by reference to

okanf

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Hi,

I have a question for you.

"This latter branch had, since Hugo Grotius, emancipated itself from the church, but it had advanced no farther than to substitute for the will of God, to which formerly right and wrong had been traced, the principle of human nature, and to found upon the social instincts of man a system of natural law,—an ideal jurisprudential state by reference to which positive laws were tested in respect of their conformity with the ideally right and the ideally wrong."

I am not sure about the meaning of the "by reference to" part in this sentence. Can you explain this to me please?

The source: "Ethnological Jurisprudence" The Monist, Albert Hermann Post. https://archive.org/details/sim_monist_1891-10_2_1/page/30/mode/2up (on page 31)
 
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Tarheel

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I think the it refers to natural law.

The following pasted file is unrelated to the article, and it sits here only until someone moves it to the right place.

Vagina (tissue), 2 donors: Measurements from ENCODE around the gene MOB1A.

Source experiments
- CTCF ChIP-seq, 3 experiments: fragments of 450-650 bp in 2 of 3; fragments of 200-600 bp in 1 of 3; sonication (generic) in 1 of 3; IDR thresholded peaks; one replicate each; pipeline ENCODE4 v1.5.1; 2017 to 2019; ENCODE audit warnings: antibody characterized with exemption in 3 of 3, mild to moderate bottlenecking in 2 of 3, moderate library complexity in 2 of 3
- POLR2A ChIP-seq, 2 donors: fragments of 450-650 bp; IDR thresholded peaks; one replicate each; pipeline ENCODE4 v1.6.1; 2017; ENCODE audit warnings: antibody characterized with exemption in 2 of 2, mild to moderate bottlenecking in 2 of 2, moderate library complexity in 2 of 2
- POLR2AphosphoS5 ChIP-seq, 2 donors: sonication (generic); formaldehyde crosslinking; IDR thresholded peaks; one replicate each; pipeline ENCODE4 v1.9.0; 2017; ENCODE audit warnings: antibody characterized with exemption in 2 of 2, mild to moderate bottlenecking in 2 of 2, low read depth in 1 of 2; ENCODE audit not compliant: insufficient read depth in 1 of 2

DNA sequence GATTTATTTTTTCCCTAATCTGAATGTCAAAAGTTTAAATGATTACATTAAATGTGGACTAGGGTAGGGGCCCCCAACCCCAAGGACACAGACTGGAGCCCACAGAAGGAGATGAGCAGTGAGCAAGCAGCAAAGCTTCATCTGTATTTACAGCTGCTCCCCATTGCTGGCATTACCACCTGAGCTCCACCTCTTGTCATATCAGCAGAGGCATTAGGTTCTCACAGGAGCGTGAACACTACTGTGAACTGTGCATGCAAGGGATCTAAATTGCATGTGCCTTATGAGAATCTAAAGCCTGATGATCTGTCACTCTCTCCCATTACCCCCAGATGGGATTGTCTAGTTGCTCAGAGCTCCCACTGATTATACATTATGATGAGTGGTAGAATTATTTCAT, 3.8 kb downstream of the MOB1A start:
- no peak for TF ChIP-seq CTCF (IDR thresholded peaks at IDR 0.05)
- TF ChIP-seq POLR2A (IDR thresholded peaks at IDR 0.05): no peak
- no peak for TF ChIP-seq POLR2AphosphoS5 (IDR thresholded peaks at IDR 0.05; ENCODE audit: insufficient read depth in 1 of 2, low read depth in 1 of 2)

jutfrank

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It means something akin to 'with respect to'. Look at the other cases of this author's use of by reference to to get an idea of the logic:

In a word, then (without attempting to show the insufficiency of inductive logic as the theory of science by reference to its treatment of specific points) inductive logic does not ...

But in Kant’s case, the justification of the principle of causality by reference to the possibility of experience means that thought must continually inject this principle of experience to keep it from disappearing ...

Having made that assumption and inferred the existence of God from that of the human spirit, the author explains the nature of the one by reference to that of the other.
 
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